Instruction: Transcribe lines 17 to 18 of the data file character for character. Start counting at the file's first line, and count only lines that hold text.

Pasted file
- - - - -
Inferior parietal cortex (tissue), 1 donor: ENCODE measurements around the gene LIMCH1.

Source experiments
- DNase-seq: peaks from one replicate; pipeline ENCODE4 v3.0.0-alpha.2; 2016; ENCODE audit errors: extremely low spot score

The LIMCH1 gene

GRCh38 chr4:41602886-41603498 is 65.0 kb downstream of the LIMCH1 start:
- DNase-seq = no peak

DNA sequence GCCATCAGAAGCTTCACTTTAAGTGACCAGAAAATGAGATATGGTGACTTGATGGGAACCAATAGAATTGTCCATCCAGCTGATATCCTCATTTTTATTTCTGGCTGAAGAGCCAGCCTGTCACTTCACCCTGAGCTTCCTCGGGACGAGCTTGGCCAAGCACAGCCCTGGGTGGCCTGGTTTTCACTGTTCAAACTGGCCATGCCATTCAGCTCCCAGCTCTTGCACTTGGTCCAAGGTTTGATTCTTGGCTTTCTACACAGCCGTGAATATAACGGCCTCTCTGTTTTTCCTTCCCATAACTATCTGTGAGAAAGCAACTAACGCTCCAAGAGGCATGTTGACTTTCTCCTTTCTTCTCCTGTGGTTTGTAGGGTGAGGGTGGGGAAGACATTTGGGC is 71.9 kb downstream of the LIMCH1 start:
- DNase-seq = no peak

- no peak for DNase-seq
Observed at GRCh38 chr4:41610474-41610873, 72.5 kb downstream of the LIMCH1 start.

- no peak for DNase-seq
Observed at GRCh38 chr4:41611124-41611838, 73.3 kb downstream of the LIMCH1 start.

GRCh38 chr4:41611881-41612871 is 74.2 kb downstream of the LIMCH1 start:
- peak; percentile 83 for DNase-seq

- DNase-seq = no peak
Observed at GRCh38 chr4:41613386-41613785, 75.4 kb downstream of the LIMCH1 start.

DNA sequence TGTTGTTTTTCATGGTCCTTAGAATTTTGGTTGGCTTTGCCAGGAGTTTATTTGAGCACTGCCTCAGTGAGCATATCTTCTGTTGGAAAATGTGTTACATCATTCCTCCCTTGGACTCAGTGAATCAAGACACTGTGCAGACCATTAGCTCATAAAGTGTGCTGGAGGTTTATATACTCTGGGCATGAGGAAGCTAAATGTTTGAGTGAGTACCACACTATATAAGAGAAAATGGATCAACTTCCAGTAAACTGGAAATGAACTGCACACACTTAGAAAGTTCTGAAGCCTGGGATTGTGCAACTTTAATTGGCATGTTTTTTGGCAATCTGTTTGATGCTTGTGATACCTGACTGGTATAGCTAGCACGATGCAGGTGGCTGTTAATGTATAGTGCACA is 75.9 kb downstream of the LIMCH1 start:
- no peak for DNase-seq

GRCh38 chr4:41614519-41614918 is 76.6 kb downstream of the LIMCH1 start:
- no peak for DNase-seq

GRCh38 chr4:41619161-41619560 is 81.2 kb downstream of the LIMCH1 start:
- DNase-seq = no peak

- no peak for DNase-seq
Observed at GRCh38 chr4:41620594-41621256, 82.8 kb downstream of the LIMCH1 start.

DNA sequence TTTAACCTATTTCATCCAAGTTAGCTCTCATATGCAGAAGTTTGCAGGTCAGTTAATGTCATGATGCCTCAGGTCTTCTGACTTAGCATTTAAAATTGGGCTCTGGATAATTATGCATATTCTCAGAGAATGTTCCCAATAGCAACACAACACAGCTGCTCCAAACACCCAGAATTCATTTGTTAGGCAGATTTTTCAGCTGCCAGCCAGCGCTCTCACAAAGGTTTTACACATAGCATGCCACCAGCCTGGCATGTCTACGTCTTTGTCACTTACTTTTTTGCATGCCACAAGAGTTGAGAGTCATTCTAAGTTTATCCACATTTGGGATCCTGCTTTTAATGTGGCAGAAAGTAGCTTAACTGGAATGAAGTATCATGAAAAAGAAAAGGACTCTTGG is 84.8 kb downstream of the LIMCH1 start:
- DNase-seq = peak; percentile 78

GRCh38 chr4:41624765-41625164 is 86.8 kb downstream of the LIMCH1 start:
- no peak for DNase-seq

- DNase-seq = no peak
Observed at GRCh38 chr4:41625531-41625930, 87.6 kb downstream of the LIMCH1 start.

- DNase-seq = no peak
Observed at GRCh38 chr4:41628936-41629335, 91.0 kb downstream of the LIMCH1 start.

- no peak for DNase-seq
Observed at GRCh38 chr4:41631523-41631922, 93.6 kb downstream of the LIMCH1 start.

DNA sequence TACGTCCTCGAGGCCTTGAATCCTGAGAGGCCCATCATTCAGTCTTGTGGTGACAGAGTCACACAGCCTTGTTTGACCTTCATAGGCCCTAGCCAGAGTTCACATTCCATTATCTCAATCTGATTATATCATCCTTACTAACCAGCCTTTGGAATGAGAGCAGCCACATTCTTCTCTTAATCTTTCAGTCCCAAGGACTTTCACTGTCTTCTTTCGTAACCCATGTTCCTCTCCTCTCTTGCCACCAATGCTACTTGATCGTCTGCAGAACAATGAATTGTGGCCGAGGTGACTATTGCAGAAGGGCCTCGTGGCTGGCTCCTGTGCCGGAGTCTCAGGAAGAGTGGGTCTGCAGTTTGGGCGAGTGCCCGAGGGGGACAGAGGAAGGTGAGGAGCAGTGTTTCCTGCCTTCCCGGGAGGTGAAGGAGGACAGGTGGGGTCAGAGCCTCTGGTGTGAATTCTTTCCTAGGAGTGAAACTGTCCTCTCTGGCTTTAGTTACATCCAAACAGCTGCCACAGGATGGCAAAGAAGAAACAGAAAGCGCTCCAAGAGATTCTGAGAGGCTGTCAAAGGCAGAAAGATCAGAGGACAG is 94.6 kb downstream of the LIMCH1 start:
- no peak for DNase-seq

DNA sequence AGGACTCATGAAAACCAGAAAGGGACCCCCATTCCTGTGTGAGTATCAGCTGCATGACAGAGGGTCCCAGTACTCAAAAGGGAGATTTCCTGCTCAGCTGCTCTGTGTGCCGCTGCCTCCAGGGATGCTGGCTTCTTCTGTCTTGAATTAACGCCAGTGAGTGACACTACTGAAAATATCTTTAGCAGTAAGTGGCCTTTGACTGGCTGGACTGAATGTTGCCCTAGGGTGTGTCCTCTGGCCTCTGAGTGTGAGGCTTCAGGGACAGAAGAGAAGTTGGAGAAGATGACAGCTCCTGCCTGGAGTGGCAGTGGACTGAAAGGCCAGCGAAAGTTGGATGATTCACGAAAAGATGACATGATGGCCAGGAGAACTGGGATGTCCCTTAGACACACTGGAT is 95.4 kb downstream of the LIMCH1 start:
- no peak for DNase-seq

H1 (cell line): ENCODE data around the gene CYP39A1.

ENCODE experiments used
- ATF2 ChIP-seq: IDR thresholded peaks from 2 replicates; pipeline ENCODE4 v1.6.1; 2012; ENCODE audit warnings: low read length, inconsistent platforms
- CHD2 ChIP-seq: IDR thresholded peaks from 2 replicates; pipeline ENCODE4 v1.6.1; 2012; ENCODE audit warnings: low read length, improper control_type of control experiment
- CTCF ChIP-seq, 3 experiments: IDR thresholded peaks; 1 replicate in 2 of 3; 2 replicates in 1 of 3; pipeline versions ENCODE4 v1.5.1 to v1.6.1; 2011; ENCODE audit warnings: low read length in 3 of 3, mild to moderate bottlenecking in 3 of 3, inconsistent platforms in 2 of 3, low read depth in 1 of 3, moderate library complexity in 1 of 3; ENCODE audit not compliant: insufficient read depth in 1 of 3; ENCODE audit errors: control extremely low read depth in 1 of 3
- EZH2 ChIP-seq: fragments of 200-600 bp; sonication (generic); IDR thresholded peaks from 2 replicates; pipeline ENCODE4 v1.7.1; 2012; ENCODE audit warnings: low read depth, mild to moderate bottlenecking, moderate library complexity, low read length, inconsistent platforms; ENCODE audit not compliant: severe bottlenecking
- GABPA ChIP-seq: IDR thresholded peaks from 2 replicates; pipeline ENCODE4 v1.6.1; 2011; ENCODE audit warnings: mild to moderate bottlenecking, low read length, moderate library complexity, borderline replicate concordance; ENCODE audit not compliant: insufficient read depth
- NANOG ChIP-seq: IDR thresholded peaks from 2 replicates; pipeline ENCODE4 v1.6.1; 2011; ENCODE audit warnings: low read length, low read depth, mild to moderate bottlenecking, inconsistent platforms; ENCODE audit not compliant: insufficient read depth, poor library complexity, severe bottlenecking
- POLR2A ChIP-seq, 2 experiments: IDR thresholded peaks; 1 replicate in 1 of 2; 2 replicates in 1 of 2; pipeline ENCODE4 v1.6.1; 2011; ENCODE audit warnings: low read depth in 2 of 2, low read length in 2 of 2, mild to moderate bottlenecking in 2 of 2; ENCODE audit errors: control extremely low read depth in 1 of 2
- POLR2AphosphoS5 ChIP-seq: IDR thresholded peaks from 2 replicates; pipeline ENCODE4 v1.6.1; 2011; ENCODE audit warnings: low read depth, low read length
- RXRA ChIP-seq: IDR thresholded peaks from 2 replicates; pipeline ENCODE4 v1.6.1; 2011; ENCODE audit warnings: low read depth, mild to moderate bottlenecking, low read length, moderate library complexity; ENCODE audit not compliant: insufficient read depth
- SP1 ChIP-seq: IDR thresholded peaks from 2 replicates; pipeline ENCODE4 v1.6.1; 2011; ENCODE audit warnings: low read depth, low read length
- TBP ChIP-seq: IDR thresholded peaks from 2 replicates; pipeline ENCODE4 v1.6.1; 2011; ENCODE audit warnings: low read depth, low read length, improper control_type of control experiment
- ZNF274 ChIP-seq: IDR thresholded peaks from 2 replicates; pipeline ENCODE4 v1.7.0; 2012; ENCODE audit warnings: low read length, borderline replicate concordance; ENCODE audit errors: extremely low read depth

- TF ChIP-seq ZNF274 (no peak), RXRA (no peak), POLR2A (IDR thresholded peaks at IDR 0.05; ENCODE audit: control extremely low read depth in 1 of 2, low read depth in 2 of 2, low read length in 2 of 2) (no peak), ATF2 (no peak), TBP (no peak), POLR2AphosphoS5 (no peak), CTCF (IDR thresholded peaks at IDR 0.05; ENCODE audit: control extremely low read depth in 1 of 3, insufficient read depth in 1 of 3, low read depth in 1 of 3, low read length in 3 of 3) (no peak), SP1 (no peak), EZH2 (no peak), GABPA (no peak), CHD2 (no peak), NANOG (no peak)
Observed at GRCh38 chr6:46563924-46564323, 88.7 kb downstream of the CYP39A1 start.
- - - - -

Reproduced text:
DNA sequence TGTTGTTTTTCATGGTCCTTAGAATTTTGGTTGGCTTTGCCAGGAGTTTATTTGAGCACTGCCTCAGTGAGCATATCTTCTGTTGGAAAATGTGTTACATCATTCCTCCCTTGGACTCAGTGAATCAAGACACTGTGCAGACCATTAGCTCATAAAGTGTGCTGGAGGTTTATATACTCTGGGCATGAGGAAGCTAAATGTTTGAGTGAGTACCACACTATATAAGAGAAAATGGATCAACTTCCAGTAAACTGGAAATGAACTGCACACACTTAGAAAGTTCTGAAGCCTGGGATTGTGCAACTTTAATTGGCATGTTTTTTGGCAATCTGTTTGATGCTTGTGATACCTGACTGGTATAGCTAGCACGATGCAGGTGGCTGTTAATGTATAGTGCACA is 75.9 kb downstream of the LIMCH1 start:
- no peak for DNase-seq